"Masterpieces of Buddhist Art: Representing the Sublime" Exhibition

Nezu Institute of Fine Arts

poster for "Masterpieces of Buddhist Art: Representing the Sublime" Exhibition

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This summer will be a time to appreciate various aspects of the sublime at the Nezu Museum. The Masterpieces of Buddhist Art: Representing the Sublime exhibition presents a selection of the more than 500 religious art works in the Nezu collection. Approximately 30 works will be displayed, including Buddhist ritual paintings, sculpture and equipment from Japan, China and Korea.

Japan’s Heian to Kamakura periods mark a peak in terms of both the quality and quantity of Buddhist art works created. These works were made as part of the flourishing of various Buddhist sects in Kyoto and Nara, as each group prospered, gathered new followers, trained their faithful and conducted the myriad ceremonies that form the Buddhist faith. This exhibition features a diverse array of subject matter, from mandala paintings, to paintings that served as the central worship images of Esoteric Buddhist sects, plus narrative works depicting the tales, legends and historical subjects related to Buddhism. The magnificent mandala work, Eighty-one Deity Mandala of the Adamantine Realm, the illustrated handscroll sutra, the Illustrated Sutra of Causes and Effects (both Kamakura period and designated Important Cultural Properties), along with Amitabha (Korean, dated to Koryo Dynasty 1306, Important Cultural Property) are some of the must-see works on display. The Museum’s Standing Fudō-myōō (Acalanātha) sculpture has recently been restored, and this is its debut appearance in its newly beautiful form. In addition to displays in Galleries 1 and 2, visitors can also enjoy the Buddhist sculpture on permanent display in the Entrance Hall and throughout the extensive museum gardens.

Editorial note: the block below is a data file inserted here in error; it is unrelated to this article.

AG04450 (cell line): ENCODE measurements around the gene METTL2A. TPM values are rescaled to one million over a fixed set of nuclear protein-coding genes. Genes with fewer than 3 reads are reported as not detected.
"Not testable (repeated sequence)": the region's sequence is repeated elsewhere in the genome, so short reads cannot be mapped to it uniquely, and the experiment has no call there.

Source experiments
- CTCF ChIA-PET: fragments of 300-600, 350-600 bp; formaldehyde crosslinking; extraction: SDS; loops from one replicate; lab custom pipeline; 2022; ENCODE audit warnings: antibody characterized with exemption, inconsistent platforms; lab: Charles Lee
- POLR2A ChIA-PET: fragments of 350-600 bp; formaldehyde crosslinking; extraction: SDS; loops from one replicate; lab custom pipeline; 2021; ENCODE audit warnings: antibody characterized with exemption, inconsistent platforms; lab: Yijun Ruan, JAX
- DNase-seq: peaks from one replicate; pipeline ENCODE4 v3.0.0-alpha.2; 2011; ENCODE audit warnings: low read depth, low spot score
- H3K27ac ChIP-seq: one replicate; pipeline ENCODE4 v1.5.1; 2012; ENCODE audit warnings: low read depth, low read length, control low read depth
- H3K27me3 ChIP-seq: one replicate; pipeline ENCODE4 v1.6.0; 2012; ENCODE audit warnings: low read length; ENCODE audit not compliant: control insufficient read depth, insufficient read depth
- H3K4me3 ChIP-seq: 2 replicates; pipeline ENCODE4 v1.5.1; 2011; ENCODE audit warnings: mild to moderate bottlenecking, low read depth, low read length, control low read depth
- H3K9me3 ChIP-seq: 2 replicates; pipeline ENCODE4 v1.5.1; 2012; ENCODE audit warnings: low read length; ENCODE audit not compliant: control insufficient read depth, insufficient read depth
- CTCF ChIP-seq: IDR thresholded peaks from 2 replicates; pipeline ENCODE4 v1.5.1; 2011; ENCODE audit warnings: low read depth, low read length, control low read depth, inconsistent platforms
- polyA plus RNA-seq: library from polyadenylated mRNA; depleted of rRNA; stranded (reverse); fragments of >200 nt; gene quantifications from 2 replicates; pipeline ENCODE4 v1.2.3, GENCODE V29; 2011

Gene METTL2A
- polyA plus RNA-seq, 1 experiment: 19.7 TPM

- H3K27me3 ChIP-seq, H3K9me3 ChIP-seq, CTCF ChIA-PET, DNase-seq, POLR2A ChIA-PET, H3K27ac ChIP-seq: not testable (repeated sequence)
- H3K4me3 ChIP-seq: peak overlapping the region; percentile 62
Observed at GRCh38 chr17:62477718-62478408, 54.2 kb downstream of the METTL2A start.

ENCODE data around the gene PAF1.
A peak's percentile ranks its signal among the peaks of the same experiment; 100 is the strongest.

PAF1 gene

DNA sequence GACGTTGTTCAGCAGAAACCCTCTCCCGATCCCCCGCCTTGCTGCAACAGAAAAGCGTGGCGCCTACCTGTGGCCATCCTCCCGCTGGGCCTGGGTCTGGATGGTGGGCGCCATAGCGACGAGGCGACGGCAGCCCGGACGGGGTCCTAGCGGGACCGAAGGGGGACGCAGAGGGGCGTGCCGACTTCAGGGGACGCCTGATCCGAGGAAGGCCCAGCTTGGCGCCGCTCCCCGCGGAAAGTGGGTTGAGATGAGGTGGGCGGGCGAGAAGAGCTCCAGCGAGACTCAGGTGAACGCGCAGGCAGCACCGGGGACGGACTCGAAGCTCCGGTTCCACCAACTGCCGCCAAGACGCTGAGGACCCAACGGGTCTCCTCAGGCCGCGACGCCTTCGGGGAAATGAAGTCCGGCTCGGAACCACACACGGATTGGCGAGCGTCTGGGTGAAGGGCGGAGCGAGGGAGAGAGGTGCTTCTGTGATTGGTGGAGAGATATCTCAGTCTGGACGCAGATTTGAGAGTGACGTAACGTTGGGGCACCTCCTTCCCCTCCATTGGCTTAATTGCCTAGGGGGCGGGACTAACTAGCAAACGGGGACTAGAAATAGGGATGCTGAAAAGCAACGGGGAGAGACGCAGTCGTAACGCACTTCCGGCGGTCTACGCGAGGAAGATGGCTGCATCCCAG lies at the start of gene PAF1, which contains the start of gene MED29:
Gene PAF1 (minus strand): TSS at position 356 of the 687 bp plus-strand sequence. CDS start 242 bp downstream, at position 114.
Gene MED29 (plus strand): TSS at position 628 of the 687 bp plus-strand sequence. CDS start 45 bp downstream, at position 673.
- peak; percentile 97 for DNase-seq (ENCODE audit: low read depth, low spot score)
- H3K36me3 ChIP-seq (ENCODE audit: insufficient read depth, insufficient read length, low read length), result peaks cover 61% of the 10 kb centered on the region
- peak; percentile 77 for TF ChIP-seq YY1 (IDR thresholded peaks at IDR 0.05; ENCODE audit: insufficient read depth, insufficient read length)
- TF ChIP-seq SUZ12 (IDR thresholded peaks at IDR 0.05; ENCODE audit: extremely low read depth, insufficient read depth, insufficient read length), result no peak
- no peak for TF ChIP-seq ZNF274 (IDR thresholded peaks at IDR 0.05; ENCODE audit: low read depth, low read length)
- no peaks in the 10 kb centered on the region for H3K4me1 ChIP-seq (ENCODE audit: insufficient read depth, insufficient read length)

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From 2010-07-10 To 2010-08-08

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